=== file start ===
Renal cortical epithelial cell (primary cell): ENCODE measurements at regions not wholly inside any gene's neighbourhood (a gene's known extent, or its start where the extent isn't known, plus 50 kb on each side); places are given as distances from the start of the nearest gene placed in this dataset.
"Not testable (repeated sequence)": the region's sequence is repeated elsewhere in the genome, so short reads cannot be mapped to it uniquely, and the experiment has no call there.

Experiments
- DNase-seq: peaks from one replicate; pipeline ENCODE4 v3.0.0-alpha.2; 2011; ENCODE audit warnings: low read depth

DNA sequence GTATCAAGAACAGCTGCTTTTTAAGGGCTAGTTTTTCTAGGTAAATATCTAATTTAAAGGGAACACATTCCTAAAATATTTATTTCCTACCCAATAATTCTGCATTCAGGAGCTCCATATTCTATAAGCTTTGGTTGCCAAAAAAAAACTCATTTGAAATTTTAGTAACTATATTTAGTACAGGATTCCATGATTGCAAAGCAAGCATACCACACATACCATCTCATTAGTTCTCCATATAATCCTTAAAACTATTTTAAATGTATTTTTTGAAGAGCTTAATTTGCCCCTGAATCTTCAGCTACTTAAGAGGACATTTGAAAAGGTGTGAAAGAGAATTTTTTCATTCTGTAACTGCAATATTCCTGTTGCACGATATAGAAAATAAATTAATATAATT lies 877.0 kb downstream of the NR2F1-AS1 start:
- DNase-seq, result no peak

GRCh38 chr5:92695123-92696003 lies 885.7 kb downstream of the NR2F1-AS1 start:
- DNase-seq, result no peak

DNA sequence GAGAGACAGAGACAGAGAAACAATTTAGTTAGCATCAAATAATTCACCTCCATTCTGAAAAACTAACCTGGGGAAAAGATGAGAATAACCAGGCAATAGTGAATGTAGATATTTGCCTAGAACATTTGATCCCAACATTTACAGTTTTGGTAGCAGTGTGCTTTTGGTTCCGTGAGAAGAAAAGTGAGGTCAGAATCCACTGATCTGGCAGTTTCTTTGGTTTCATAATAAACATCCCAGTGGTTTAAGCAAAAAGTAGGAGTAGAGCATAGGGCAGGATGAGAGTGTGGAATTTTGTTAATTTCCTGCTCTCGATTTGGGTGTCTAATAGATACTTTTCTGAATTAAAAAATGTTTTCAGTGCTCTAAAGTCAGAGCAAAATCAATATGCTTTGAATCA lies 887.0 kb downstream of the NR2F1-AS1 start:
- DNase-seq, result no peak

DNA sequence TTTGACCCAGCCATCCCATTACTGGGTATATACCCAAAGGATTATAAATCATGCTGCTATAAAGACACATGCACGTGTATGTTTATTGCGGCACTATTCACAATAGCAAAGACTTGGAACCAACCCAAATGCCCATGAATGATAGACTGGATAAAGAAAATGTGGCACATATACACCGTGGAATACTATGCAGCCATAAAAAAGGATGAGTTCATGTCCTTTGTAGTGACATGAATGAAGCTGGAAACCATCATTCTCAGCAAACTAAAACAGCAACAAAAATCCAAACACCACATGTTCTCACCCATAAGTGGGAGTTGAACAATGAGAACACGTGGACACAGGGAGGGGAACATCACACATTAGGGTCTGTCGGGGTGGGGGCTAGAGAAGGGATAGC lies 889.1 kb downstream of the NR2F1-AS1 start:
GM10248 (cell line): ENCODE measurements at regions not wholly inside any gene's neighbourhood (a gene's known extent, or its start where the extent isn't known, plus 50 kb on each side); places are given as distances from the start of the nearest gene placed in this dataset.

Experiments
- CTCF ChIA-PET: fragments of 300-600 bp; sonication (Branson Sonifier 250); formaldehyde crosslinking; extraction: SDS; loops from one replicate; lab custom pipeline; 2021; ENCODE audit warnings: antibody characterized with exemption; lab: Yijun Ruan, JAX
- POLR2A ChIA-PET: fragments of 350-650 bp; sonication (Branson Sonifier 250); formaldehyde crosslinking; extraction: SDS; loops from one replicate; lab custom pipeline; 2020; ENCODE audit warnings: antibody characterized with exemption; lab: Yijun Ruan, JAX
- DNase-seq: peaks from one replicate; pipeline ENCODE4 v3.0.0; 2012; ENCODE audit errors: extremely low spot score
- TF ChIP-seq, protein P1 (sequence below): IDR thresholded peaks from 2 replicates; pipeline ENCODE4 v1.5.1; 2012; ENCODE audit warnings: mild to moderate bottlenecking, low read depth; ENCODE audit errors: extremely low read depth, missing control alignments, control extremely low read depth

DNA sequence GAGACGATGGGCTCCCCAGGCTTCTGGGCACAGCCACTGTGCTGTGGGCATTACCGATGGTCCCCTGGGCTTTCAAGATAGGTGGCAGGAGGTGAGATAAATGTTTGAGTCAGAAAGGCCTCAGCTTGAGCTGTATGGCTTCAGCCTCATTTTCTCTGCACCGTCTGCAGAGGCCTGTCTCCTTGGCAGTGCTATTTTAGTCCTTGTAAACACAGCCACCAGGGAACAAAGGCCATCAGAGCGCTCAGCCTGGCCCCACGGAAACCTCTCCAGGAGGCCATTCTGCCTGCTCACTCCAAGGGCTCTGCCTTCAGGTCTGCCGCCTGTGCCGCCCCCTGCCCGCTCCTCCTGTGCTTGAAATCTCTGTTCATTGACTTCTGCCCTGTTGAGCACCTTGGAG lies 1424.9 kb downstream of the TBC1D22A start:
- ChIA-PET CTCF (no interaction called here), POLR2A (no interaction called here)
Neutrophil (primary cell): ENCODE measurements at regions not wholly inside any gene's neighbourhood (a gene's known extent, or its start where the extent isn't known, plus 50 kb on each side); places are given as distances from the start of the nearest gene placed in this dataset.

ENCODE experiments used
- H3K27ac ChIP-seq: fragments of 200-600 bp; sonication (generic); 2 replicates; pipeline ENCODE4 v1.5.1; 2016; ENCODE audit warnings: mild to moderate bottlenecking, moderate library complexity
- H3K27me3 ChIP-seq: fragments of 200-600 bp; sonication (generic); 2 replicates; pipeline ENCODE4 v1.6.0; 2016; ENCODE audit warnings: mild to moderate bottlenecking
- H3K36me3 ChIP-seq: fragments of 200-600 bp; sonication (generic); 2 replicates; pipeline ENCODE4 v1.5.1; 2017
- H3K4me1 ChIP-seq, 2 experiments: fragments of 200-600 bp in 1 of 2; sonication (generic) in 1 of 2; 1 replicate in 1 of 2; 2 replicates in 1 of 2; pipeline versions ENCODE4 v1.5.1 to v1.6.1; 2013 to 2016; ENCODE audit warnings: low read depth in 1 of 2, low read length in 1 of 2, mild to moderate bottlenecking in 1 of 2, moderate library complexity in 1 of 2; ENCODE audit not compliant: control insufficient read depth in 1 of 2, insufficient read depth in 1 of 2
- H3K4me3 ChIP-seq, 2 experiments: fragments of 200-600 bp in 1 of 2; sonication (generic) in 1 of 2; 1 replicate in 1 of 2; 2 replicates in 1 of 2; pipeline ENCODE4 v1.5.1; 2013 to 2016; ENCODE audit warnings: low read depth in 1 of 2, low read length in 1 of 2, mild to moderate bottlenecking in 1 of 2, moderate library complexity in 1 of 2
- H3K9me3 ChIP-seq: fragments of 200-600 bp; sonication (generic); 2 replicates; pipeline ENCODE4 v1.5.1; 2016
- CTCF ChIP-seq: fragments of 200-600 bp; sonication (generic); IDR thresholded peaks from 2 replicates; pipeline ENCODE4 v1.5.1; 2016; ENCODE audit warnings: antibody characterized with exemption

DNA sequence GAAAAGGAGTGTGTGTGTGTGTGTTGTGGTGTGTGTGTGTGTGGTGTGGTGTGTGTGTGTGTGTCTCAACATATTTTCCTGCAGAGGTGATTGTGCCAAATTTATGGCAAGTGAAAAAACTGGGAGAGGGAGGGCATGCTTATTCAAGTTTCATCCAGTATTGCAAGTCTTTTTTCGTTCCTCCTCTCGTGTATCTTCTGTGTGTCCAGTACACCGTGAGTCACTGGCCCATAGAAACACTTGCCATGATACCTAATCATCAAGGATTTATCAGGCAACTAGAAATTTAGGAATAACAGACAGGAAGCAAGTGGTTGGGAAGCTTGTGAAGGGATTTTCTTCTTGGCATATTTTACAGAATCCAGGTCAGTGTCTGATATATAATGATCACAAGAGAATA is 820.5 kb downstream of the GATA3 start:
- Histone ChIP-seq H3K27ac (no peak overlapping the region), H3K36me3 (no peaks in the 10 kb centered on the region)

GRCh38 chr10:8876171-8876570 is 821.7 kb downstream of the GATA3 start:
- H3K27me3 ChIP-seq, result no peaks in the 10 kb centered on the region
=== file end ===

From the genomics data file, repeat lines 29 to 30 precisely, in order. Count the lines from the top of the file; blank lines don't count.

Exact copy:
DNA sequence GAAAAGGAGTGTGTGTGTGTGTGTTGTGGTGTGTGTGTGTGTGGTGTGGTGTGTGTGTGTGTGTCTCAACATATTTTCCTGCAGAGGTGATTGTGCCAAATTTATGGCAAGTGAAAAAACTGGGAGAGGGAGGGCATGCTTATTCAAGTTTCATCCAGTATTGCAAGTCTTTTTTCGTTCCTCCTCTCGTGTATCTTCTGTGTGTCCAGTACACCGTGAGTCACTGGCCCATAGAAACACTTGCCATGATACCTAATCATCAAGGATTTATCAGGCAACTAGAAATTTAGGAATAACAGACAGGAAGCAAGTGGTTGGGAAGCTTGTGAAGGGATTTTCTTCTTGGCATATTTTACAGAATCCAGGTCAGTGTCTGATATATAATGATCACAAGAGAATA is 820.5 kb downstream of the GATA3 start:
- Histone ChIP-seq H3K27ac (no peak overlapping the region), H3K36me3 (no peaks in the 10 kb centered on the region)